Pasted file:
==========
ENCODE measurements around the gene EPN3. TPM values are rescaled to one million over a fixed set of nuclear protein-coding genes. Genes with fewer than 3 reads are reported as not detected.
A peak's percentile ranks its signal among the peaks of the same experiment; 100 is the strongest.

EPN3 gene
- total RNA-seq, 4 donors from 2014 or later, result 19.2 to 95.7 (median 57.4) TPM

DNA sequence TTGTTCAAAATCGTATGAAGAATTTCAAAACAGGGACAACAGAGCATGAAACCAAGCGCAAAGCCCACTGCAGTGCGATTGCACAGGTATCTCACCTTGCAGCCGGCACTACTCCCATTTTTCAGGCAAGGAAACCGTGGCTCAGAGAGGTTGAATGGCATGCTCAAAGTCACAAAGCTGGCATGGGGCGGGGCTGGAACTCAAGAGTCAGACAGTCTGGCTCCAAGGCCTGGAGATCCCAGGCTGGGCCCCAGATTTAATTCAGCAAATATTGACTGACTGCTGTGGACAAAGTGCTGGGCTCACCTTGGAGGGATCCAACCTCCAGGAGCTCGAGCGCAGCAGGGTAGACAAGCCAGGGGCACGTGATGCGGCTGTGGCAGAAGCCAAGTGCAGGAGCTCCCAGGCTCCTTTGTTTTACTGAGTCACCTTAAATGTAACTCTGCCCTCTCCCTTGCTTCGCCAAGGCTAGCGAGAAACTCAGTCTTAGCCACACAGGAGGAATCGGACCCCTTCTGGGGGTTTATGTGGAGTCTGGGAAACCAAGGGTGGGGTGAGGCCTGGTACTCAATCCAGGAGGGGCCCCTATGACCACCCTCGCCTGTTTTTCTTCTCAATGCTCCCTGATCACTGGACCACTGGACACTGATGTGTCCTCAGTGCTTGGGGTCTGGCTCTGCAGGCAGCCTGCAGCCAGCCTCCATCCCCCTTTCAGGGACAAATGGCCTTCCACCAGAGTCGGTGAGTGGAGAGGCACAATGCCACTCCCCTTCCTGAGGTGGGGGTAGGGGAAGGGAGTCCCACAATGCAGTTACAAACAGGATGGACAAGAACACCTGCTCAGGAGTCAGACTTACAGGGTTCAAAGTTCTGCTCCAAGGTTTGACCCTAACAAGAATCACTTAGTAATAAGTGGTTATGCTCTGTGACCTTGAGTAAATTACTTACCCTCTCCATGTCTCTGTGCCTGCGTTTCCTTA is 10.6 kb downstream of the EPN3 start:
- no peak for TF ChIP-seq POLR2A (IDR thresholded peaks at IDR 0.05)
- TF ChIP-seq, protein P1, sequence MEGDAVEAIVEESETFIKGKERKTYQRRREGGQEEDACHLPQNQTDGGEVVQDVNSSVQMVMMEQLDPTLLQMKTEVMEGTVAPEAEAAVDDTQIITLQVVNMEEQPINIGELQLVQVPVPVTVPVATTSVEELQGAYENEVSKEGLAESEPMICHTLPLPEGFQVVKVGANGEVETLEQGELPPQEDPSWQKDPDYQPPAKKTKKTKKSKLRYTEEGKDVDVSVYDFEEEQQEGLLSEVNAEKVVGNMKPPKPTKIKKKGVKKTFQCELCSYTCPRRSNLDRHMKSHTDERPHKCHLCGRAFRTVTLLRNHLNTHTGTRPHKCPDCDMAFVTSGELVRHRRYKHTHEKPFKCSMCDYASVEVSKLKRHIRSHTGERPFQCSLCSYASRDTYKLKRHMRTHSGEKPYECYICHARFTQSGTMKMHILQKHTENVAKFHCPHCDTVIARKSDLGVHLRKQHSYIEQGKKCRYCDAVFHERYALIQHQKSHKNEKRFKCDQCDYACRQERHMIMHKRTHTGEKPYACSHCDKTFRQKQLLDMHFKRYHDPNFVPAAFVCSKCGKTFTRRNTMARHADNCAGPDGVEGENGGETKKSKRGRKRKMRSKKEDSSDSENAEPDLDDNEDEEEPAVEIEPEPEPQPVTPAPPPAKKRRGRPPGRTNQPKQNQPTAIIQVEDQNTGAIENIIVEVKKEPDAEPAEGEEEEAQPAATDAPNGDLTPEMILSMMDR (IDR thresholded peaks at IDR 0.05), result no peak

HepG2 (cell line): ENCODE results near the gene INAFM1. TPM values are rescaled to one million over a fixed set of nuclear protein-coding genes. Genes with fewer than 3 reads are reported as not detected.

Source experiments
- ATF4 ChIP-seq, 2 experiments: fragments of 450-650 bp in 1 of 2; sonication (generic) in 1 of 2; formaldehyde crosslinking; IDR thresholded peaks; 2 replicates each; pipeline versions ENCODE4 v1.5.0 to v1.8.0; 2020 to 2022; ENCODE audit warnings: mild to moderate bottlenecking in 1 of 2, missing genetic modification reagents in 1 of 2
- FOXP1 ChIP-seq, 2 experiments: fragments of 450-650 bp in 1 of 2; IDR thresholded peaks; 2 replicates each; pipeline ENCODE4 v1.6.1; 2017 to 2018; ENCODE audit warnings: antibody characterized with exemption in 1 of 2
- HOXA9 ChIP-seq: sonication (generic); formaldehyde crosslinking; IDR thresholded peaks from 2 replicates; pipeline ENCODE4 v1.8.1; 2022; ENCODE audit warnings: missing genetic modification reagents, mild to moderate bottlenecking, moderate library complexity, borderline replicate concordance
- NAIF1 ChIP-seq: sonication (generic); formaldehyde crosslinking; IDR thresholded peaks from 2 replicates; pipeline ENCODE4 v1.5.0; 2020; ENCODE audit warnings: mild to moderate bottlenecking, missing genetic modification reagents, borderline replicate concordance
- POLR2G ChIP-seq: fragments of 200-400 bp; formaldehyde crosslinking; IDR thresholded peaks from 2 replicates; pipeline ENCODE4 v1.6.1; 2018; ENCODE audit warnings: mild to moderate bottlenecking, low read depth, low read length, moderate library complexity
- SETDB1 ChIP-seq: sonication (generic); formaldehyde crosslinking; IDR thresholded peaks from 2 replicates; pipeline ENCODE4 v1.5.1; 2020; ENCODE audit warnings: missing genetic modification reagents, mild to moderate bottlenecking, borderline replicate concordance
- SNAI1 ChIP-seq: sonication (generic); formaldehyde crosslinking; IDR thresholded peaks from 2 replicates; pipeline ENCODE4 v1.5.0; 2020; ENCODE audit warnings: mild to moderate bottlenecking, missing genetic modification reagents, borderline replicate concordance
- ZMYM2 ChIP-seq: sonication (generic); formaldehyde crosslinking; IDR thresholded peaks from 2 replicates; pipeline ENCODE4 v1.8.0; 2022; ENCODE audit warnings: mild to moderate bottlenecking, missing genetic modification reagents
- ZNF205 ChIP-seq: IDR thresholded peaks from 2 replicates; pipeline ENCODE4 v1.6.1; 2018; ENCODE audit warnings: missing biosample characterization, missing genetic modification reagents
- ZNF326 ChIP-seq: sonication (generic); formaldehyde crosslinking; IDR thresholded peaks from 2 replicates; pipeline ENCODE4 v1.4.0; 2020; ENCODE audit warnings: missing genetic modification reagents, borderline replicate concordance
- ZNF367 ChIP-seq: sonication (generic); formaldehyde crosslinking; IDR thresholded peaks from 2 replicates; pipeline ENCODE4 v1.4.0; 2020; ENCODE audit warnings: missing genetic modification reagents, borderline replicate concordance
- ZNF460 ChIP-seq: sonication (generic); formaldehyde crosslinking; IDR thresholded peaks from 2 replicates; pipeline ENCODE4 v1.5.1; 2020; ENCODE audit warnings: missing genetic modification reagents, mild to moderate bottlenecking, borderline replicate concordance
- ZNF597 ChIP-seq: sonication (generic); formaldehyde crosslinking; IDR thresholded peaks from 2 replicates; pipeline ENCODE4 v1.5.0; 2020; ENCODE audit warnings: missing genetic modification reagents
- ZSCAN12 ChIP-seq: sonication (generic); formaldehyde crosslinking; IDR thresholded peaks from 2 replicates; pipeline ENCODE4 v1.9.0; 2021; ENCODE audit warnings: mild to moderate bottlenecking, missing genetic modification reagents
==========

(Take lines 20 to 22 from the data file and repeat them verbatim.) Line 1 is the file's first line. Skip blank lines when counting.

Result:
- ZNF367 ChIP-seq: sonication (generic); formaldehyde crosslinking; IDR thresholded peaks from 2 replicates; pipeline ENCODE4 v1.4.0; 2020; ENCODE audit warnings: missing genetic modification reagents, borderline replicate concordance
- ZNF460 ChIP-seq: sonication (generic); formaldehyde crosslinking; IDR thresholded peaks from 2 replicates; pipeline ENCODE4 v1.5.1; 2020; ENCODE audit warnings: missing genetic modification reagents, mild to moderate bottlenecking, borderline replicate concordance
- ZNF597 ChIP-seq: sonication (generic); formaldehyde crosslinking; IDR thresholded peaks from 2 replicates; pipeline ENCODE4 v1.5.0; 2020; ENCODE audit warnings: missing genetic modification reagents